Trying some different things with the Rollei – because all roads seem to lead back to photographing women. A big thanks to Kaitlin for this creative collaboration – she’s artistic, eclectic, and gorgeous.
I think whoever rides this bike must be a very interesting person.
I took this last night – which is good; it’s snowing tonight and the city has crawled under its blanket until next year…
Yesterday – playing around in a beautiful meadow in Boulder.
Today – I finally paid attention to how much time it takes to develop, scan, and edit three rolls of film. Ten hours.
And I loved every second of it.
I feel like I’ve taken my beautiful home state for granted all these years. When I think of the nooks, crannies, wide-open spaces, hard-to-get-to places, and heart-swelling graces of Colorado I’ve experienced this year, I’m nothing less than completely overwhelmed by it all. If there’s a more beautiful state, I’ve yet to see it.
These are just a few pictures I made with the Rollei…
This might be the first image I took with the Rollei. I’ve driven by these two sagging barns 40 or 50 times; I absolutely love them and it tickled me to no end to make this simple picture.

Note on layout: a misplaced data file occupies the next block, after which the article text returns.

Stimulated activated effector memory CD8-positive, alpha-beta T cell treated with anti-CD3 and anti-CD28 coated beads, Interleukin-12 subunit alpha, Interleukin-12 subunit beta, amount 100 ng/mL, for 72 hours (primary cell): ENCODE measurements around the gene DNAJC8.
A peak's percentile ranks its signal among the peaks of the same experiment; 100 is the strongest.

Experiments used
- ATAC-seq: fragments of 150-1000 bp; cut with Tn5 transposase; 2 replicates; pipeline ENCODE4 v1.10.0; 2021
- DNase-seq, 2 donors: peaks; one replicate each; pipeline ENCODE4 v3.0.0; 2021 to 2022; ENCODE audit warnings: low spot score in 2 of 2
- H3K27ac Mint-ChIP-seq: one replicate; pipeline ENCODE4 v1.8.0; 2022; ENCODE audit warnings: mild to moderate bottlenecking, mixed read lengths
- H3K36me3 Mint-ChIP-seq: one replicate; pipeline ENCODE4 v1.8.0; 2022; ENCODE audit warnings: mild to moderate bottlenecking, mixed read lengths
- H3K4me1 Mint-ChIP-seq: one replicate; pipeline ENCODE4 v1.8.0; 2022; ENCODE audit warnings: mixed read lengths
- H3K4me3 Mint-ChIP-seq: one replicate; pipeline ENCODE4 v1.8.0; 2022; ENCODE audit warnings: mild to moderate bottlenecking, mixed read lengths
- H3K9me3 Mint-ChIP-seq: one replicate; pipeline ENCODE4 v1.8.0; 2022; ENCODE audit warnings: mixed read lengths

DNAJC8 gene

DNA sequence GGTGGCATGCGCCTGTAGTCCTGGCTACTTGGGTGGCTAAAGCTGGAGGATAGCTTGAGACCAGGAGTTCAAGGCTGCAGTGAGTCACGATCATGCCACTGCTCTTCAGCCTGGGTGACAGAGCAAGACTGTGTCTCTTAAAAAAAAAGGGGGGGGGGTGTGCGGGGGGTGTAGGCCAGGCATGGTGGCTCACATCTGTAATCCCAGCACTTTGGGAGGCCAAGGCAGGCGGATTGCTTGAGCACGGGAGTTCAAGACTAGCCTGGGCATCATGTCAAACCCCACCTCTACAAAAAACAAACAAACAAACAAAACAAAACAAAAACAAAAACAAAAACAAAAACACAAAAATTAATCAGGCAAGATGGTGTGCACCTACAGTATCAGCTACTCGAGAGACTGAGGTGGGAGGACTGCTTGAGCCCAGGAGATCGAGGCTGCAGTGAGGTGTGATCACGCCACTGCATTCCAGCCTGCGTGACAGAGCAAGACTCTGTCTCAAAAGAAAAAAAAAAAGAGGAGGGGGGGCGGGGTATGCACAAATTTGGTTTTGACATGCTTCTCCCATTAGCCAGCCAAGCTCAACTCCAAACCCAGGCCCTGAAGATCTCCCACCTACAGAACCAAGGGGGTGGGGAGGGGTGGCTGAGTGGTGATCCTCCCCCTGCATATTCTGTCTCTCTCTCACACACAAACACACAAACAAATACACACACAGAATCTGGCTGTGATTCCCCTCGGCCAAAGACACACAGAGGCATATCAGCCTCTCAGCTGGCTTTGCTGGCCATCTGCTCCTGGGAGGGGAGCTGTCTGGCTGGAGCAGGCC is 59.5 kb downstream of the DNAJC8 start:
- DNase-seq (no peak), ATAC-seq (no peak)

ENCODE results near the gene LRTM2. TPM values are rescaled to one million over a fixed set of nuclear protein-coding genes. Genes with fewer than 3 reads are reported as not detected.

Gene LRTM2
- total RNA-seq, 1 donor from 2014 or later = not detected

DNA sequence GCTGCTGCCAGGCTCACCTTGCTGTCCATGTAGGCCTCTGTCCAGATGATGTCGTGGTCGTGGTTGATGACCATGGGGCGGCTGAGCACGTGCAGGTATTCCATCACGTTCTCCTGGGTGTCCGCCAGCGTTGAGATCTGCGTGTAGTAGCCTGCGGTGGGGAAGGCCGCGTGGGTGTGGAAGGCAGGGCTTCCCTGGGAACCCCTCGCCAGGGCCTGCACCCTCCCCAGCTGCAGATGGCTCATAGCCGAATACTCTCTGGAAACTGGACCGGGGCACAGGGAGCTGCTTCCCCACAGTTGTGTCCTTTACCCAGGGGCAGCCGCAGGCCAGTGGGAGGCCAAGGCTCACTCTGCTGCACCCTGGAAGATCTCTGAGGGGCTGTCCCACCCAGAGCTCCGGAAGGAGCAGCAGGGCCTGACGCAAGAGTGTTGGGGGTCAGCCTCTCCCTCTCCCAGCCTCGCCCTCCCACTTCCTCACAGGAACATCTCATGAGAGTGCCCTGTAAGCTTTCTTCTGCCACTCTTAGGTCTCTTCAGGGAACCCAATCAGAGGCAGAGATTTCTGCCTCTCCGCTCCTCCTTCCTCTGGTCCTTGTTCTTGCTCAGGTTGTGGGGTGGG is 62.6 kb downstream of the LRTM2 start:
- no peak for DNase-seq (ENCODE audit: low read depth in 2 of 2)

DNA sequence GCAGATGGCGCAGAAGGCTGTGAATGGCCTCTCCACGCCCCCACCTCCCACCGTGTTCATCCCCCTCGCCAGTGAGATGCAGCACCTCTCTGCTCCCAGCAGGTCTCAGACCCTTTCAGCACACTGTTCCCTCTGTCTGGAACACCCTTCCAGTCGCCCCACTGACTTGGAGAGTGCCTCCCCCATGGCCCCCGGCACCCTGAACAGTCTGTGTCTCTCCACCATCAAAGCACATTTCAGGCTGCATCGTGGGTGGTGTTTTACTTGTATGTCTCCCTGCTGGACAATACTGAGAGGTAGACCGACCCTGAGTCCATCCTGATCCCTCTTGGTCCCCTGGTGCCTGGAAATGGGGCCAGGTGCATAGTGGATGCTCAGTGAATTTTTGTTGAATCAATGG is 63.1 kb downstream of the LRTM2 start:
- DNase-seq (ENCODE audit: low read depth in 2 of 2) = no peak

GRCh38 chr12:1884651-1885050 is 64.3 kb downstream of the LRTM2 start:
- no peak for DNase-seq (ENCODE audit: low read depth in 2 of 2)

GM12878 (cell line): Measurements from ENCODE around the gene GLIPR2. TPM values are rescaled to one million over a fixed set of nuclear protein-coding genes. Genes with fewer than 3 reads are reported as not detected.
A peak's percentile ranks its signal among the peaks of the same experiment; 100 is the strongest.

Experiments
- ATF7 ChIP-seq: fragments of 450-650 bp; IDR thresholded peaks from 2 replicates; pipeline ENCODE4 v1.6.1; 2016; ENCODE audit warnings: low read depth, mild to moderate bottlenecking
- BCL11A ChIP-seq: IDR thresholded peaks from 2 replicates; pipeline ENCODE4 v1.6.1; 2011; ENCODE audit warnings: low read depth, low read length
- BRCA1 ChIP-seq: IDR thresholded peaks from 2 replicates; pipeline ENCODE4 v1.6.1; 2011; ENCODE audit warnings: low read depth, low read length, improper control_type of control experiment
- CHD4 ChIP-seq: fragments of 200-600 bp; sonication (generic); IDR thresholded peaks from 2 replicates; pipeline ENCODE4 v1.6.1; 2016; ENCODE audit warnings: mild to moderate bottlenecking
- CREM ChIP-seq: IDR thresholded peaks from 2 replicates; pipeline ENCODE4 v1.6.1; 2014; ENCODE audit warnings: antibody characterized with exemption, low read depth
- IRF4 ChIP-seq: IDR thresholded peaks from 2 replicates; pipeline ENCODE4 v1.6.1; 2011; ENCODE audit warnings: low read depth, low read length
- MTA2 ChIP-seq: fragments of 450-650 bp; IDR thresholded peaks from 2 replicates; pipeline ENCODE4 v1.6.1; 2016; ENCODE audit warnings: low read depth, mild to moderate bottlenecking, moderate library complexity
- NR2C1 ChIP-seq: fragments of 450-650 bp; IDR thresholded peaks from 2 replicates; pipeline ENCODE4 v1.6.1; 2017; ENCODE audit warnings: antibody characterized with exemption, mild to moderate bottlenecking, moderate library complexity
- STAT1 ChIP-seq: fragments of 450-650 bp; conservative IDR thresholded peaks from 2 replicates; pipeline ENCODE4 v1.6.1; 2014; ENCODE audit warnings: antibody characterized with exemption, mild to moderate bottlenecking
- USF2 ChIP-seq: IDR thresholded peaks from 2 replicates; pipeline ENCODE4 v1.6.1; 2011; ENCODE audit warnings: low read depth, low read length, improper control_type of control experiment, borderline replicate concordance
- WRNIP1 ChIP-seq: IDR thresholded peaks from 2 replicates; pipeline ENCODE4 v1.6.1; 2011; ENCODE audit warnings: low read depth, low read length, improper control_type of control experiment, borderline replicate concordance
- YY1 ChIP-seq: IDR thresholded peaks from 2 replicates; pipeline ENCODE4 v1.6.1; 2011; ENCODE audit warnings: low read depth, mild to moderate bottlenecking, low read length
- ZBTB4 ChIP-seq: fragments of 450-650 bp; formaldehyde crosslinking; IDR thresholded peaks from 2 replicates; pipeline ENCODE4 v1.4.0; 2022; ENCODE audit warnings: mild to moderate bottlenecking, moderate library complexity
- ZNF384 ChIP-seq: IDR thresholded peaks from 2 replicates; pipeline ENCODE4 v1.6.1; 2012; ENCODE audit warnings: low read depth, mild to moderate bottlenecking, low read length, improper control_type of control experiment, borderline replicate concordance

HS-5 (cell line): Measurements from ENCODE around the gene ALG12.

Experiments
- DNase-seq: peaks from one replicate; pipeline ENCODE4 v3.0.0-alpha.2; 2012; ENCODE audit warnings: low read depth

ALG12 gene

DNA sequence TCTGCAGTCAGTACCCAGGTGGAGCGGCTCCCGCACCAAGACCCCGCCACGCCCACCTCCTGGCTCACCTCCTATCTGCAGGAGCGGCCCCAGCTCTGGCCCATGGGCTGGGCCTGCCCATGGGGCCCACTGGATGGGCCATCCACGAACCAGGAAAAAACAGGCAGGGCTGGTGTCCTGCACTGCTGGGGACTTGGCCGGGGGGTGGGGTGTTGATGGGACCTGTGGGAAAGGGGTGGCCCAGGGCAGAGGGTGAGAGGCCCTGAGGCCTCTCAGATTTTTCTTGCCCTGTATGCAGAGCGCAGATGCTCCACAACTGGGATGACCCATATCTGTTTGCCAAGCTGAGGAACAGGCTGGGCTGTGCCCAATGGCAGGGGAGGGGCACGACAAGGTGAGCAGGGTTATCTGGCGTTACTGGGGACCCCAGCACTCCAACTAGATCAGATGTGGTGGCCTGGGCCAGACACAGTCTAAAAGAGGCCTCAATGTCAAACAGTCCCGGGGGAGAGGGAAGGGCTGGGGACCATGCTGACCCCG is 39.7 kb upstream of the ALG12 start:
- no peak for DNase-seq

These were among the first of the images I took with the Rollei. I sort of love the idea of photographing old things with my old camera. Established in 1926, Route 66 was one of the original highways in the US Highway System (Wiki). As a photographer, the dilapidated remains are interesting and beautiful in their varying stages of decay, but as an observer – a passer-through – it feels like the ghost of what America used to be. The spectres of Americana’s past are still on full display and still begging for the attention and admiration they once recieved.
Old cars provide the perfect decoration to many of the hotels that line the route. I could hardly believe it when I came across this old Edsel – I think this is the 1959 Edsel Corsair 4-Door Sedan. Growing up, I’d heard about the Edsel and what a failure it had been, but I’d never actually seen one. So cool. Also – the junkyard pickup truck – lots of character.
The town of Tucumcari boasted 2000 motels during the heyday of the famous Route. Most of those have been abandoned and left to rot – or, more nephariously, burned down (some say) to collect insurance. There’s no shortage of motels to photograph, but the ominous energy enveloping them sends a message of sorts to stay away.